Further, OLE lacks policy for take-home vehicles, which are assigned on a full-time basis to nearly its entire enforcement workforce of 172 personnel—including the Director, Deputy Director, Assistant Directors, and Special Agents-in-Charge. While there is valid justification for OLE’s special agents, enforcement officers, and first-level supervisors in the field to use take-home vehicles based on agency mission requirements, such justification for managers is not clear, particularly those in OLE headquarters. Of note, we learned that the then-Director, who resided approximately 60 miles from OLE headquarters, sometimes parked his daily take-home vehicle (a Chrysler Pacifica) at a commuter rail station and would then ride the train to his office free of charge, by virtue of his status as an armed law enforcement officer. On occasions when he missed the last evening train, he used an OLE headquarters pool vehicle to commute home.
Other abuses documented by KPMG include: roughly $480,000 to fund international travel for purposes unrelated to law enforcement, the purchase of a $300,000 luxury undercover boat that was purchased in a process that circumvented internal review procedures, and cash payments of $2,500 to unidentified individuals without any supporting documentation or approval.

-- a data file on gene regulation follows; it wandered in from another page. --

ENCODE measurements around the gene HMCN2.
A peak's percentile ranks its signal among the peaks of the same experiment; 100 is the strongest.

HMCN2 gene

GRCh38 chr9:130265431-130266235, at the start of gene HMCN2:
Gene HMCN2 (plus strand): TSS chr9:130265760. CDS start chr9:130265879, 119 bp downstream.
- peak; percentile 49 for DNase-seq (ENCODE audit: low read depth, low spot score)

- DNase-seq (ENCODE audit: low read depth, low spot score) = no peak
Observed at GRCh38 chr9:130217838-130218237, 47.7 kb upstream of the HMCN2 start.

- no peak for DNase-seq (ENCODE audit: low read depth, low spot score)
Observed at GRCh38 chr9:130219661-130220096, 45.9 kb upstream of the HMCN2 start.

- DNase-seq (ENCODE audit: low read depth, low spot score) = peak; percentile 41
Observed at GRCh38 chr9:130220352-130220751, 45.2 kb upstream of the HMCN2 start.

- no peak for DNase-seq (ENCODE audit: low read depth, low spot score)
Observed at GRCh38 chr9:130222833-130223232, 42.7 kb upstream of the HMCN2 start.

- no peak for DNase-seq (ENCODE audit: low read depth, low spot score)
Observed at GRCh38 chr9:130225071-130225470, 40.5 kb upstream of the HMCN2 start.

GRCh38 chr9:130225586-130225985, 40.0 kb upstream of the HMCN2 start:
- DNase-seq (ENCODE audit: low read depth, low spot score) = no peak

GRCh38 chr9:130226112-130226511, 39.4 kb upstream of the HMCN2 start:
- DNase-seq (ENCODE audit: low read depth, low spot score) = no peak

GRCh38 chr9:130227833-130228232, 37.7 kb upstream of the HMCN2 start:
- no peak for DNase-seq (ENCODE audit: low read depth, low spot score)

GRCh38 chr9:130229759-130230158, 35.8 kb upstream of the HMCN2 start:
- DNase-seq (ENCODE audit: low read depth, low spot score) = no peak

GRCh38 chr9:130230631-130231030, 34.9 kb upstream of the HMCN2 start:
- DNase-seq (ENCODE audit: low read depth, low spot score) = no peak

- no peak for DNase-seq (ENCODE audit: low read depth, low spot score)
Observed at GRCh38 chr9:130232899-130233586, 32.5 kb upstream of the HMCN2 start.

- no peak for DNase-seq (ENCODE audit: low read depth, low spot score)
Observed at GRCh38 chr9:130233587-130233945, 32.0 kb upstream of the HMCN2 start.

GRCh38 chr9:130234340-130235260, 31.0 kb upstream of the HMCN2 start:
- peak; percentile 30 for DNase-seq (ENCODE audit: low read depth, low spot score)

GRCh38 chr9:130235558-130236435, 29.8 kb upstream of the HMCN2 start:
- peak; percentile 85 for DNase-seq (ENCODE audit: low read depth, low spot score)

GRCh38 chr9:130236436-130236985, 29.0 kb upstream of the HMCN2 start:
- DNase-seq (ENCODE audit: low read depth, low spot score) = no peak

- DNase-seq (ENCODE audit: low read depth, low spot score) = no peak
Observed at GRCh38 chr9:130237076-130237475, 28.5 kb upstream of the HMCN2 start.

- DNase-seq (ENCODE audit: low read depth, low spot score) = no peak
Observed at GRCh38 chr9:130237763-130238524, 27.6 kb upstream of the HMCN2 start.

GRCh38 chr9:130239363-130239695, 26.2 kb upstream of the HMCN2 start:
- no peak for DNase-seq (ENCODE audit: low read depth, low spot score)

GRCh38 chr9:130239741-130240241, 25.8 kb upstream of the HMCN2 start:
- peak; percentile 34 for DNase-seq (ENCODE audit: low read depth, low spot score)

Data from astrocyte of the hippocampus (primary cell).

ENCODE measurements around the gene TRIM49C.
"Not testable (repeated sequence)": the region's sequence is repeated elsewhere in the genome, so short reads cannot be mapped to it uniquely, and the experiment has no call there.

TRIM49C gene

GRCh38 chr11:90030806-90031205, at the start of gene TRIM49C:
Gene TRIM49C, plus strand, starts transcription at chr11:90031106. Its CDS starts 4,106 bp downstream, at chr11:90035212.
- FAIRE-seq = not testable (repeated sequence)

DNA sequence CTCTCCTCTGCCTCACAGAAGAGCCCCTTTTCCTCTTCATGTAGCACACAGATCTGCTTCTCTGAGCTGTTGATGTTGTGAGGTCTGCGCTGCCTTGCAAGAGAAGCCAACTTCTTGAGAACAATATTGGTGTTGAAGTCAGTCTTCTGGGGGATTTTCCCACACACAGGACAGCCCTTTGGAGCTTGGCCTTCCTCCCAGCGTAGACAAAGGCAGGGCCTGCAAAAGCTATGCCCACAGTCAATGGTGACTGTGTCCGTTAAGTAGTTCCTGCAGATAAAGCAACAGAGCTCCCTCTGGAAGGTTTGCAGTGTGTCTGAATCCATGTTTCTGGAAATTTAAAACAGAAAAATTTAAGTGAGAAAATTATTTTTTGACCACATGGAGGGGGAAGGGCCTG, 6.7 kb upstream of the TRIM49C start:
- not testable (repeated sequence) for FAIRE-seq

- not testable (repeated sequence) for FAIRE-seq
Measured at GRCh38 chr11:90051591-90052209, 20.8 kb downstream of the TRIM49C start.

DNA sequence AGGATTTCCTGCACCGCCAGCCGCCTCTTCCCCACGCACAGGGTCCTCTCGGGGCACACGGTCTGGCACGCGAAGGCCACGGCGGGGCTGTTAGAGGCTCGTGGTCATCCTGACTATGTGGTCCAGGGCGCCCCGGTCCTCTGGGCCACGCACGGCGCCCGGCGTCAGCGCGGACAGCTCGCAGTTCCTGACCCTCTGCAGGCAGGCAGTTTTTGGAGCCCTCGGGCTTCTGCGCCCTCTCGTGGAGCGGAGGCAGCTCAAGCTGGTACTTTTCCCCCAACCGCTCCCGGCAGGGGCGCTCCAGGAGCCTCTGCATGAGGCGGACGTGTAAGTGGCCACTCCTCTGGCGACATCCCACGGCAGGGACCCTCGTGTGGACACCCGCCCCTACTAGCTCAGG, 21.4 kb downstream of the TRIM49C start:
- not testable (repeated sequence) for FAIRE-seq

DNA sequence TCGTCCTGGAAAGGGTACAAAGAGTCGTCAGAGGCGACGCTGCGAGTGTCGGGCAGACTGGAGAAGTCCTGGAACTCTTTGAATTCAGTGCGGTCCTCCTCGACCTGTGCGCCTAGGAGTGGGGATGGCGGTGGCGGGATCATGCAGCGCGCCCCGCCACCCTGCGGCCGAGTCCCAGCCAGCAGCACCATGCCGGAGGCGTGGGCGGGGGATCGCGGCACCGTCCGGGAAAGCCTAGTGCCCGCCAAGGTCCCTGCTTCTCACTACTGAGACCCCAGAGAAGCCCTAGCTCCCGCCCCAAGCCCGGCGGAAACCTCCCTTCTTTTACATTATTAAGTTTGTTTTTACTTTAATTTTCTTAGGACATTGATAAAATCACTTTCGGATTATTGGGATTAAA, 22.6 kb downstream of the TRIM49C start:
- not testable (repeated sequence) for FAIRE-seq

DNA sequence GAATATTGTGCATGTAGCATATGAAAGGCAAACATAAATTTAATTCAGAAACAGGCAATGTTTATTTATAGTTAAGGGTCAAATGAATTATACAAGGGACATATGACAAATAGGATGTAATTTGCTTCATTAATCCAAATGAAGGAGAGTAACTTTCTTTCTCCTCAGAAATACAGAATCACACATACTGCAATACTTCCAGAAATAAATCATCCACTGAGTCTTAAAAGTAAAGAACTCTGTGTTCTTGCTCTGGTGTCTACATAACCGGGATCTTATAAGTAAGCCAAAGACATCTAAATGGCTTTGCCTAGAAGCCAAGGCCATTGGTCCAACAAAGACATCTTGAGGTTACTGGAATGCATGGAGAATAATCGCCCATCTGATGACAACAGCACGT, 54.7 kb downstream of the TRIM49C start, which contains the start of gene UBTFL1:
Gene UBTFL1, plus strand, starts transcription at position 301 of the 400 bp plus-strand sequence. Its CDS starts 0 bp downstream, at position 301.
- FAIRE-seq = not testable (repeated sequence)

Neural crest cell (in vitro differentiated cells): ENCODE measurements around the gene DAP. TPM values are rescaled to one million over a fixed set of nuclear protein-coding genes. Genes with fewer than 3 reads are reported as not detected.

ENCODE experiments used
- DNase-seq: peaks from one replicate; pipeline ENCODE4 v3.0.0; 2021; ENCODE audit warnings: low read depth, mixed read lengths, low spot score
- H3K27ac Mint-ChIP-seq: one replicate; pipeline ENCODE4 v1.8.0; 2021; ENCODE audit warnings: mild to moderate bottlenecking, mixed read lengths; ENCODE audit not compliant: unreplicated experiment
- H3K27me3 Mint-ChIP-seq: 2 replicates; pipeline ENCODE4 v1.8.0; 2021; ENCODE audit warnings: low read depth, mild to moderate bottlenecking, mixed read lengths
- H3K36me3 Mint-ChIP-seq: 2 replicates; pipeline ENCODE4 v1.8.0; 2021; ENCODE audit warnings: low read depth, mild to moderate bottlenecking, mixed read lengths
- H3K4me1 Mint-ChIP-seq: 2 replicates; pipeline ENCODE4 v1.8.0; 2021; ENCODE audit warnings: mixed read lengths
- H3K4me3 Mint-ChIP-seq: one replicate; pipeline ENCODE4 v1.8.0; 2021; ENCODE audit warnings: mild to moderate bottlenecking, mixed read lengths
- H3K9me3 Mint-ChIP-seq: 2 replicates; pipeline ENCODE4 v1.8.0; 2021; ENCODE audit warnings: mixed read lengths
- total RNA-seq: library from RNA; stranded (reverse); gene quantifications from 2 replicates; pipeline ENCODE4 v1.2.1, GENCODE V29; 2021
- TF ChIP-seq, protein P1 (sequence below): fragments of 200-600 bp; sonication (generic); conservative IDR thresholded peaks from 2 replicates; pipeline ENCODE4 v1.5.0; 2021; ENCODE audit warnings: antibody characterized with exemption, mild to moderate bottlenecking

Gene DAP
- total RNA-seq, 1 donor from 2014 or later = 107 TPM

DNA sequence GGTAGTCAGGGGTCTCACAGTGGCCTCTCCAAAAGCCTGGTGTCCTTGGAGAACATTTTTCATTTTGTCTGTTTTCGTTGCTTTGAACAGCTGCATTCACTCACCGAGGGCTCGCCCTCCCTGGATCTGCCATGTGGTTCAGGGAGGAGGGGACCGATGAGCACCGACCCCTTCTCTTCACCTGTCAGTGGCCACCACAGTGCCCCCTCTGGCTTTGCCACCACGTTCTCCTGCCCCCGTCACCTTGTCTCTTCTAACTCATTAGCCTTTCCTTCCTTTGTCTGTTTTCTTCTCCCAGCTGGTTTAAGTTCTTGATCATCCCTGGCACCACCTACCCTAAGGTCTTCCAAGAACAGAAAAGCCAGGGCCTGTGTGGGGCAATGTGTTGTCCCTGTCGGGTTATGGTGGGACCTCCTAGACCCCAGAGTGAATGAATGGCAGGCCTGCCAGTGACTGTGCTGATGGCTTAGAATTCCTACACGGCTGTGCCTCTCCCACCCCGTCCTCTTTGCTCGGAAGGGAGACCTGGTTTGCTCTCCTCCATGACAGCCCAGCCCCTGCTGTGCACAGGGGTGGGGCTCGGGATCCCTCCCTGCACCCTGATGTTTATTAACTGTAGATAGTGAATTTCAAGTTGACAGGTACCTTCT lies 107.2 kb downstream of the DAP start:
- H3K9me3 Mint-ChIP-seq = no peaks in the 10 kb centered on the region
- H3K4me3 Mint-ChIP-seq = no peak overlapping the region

In other words, NOAA’s Asset Forfeiture Fund is a giant cookie jar for NOAA administration and law enforcement personnel, who spend the money for vacations, luxury cars and boats, and under the table cash payments to whoever they want.
“The waste, fraud, and abuse revealed by this audit are appalling,” said Jones. “It further confirms what fishermen have long suspected — NOAA Fisheries Law Enforcement has systematically abused fishermen in order to pad what has in essence become a slush fund for off-budget, inappropriate, and, in many cases, quite possibly illegal expenditures. The mismanagement of this agency is just outrageous.
“Furthermore, as long as the agency is allowed to keep the proceeds from forfeitures, seizures, fines and penalties against fishermen, I’m afraid it will have every incentive to continue to engage in these abusive practices,” Jones continued. “That cannot be allowed. That is why today I introduced legislation – H.R. 5668 – which would eliminate NOAA’s ability to keep these funds, and instead direct that money to the U.S. Treasury where it could only be used to pay down America’s federal deficit.”
Here is the OpenCongress tracking page for HR 5668. Please call your US Representative and Senator in support of this legislation; it is important that this bill passes and the ability of federal agencies be constrained to access slush funds like these.